# on my Surface Tablet as pretty much all of my Surface hardware drivers didn't load.
# This is kind of a shame considering I would expect MS hardware drivers to be held to
# the highest standards imposed by MS. So I'm going to remove EV signer enforcement and
# while I'm at it, I'm going to enforce blocking of flight-signed drivers. These are drivers
# signed by an MS test certificate used in Windows Insider Preview builds. So obviously, you
# won't want to be running WIP builds of Windows if you're enforcing this.
# FYI, I was fortunate enough for the system to boot to discover that EV signing was the issue.
$PolicyDirectory = 'C:\DGPolicyFiles'
$MergedAuditPolicyXml = Join-Path -Path $PolicyDirectory -ChildPath 'MergedAuditPolicy.xml'
# No longer enforce EV signers
Set-RuleOption -FilePath $MergedAuditPolicyXml -Delete -Option 8
# Enforce blocking of flight signed code.
Set-RuleOption -FilePath $MergedAuditPolicyXml -Option 4
$MergedAuditPolicyBin = Join-Path -Path $PolicyDirectory -ChildPath 'MergedAuditPolicy.bin'
ConvertFrom-CIPolicy -XmlFilePath $MergedAuditPolicyXml -BinaryFilePath $MergedAuditPolicyBin
$CIPolicyDeployPath = Join-Path -Path $env:SystemRoot -ChildPath 'System32\CodeIntegrity\SIPolicy.p7b'
Copy-Item -Path $MergedAuditPolicyBin -Destination $CIPolicyDeployPath -Force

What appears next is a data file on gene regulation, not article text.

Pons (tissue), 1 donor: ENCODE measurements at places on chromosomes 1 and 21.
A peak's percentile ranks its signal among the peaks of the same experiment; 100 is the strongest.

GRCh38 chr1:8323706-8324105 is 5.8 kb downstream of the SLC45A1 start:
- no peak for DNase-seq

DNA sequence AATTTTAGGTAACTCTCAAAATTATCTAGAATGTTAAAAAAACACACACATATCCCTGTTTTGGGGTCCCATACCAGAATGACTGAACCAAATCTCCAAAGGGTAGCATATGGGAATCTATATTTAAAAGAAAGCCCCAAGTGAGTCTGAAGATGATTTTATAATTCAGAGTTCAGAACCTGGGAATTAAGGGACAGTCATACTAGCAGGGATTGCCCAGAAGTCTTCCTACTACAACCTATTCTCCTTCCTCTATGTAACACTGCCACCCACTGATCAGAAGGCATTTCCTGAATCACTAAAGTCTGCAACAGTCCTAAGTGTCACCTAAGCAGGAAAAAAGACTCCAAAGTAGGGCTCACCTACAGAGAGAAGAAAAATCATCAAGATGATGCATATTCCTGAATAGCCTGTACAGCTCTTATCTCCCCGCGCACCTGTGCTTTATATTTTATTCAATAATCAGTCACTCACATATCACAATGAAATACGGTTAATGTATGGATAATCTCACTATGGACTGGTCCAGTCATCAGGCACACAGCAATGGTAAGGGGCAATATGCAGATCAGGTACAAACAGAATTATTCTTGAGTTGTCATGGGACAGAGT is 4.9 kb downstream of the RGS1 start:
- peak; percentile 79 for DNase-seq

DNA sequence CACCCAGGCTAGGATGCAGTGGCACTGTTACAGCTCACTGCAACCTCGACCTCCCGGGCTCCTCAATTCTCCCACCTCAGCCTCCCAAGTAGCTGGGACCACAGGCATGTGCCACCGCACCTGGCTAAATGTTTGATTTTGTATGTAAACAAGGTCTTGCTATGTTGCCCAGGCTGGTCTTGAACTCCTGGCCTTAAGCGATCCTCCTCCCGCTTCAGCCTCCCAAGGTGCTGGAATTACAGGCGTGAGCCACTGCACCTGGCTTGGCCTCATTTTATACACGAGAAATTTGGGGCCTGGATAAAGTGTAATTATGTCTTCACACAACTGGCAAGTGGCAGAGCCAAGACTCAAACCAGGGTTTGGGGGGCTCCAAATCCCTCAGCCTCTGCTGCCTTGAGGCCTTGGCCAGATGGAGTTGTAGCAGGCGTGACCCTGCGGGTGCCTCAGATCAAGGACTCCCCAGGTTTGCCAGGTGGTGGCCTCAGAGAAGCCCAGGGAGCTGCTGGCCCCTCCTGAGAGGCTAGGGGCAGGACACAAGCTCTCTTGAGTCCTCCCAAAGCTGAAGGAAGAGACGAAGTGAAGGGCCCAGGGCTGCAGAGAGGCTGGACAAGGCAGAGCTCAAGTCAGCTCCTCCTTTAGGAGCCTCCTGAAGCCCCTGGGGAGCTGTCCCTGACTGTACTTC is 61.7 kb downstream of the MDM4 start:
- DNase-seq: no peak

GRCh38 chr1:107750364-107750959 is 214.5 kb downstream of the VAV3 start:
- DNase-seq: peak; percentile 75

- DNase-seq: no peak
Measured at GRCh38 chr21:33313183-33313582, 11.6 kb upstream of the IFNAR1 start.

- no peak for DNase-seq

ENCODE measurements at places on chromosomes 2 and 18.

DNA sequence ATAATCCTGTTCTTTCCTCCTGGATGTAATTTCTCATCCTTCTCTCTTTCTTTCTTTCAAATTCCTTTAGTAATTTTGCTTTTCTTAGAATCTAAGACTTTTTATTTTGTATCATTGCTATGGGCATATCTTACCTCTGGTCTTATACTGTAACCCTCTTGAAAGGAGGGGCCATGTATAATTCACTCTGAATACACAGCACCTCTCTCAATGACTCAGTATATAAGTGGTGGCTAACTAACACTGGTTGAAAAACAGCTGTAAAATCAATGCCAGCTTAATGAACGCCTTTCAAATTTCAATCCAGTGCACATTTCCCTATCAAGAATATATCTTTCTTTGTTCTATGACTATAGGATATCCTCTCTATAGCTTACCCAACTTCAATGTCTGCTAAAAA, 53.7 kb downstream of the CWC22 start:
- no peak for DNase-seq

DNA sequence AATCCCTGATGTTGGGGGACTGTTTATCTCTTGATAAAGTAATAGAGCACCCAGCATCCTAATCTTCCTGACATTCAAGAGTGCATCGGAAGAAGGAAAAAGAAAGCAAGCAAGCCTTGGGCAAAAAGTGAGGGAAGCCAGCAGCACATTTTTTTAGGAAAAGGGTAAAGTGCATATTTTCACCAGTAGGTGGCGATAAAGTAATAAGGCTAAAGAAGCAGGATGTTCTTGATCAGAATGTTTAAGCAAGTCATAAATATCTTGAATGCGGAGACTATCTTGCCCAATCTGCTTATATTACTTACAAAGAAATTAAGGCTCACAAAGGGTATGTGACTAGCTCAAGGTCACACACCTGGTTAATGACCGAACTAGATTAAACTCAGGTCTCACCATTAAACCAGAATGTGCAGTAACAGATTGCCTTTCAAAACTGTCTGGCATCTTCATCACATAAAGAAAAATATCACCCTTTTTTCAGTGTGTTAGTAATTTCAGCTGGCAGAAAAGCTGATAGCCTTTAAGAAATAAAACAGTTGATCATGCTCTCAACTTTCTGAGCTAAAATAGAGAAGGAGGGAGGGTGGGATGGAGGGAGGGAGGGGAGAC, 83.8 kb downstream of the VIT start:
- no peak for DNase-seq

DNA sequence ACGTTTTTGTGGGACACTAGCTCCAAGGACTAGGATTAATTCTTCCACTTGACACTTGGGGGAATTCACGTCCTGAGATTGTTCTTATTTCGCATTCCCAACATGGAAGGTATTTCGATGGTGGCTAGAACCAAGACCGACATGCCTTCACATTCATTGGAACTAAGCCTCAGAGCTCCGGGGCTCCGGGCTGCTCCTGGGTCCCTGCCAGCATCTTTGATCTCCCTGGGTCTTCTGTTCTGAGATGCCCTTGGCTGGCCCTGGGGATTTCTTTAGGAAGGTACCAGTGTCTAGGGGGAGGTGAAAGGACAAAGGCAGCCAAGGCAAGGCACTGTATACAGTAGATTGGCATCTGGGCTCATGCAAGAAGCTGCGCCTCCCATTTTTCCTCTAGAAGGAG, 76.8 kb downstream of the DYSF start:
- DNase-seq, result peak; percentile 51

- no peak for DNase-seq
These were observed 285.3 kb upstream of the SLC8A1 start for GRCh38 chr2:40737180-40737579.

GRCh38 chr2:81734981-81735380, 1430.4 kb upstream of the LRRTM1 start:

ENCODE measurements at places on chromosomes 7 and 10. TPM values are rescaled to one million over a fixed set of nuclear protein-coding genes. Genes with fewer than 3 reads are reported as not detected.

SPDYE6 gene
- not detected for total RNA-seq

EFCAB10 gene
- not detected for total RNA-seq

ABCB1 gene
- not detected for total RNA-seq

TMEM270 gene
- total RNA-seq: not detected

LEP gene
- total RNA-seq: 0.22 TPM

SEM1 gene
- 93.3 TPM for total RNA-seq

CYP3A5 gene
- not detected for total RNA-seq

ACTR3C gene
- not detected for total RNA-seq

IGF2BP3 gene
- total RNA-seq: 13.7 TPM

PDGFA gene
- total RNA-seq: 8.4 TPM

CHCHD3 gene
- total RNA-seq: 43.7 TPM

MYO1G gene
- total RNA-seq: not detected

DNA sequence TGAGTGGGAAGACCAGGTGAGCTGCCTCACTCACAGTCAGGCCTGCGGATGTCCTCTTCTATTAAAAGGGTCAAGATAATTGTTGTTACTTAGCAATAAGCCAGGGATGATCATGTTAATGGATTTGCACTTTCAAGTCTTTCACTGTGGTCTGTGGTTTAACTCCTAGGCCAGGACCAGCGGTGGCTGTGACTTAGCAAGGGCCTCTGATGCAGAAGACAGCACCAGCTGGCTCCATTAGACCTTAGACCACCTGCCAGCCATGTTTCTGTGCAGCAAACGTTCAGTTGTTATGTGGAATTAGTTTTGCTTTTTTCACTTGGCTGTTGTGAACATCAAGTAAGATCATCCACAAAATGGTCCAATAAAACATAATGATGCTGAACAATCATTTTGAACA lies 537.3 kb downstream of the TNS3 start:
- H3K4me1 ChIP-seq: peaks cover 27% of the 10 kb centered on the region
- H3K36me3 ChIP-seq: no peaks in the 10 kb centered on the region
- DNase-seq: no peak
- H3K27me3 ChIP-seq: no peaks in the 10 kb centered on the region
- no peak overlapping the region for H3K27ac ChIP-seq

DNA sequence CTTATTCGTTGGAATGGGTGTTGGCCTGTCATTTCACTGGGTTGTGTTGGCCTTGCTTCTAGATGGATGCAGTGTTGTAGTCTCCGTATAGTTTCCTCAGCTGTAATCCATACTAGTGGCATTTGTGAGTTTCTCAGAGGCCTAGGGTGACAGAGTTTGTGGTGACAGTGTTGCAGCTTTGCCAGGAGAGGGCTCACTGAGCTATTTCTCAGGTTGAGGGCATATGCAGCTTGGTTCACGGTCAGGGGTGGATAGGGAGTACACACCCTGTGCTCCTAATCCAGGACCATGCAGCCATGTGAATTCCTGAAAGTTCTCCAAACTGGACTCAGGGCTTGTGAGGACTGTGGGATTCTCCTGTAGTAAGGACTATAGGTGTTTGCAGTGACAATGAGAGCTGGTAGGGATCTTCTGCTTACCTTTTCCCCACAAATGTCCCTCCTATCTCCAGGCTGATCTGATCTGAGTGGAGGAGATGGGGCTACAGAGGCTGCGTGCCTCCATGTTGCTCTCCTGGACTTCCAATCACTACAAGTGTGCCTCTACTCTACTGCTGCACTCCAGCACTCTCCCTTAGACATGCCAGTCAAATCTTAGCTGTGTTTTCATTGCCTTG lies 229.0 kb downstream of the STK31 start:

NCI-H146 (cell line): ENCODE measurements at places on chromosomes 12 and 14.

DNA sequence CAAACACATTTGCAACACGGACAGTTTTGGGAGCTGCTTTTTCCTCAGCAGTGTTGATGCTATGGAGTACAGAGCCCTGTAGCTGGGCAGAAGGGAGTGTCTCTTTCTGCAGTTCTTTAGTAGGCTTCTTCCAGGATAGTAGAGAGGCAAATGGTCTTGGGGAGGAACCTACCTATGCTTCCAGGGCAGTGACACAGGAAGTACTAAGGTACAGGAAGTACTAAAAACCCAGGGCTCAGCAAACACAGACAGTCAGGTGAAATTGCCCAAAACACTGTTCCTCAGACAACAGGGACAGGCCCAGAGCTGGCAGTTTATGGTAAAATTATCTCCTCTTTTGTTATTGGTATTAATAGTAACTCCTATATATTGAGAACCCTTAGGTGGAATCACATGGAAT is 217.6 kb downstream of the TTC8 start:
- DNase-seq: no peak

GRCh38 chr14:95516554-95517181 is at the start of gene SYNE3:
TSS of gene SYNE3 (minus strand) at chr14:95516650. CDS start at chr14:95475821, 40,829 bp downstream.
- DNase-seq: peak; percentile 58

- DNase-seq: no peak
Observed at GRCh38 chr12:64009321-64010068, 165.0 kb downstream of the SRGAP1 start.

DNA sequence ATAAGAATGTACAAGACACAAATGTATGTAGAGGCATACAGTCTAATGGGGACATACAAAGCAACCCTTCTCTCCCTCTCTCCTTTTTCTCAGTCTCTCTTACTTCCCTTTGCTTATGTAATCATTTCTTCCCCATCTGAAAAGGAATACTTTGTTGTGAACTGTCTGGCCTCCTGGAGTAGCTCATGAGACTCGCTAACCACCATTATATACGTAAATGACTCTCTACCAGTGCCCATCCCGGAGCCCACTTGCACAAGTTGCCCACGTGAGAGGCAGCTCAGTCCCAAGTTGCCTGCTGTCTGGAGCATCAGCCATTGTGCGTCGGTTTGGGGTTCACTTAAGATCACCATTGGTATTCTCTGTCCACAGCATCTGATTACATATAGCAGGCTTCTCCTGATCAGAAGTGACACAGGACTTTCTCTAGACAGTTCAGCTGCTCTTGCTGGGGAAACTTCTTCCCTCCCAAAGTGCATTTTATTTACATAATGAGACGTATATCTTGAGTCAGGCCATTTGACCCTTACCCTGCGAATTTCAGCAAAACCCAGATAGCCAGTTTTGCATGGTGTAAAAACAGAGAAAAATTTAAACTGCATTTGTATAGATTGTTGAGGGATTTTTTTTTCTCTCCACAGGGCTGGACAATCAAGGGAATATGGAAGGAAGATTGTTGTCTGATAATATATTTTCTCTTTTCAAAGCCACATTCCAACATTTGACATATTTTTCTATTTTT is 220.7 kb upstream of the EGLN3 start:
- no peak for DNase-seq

# Optional: Clear Device Guard related logs
# wevtutil clear-log Microsoft-Windows-CodeIntegrity/Operational
# wevtutil clear-log "Microsoft-Windows-AppLocker/MSI and Script"
# Reboot the computer and the modified, enforced policy will be in place.
# BTW in retrospect, it would have been smart to have enabled "Boot Audit on Failure"
# with Set-RuleOption as it would have placed device guard into audit mode in order to allow
# boot drivers to boot that would have otherwise been blocked by policy.
###################################################
# Device Guard configuration phase #6 #
# Monitoring and continued hardening #
###################################################
<#
At this point you have a decent starting point and I'll leave it up to you as
to how you'd like to proceed in terms of CI policy configuration and deployment.
Me personally, I performed the following: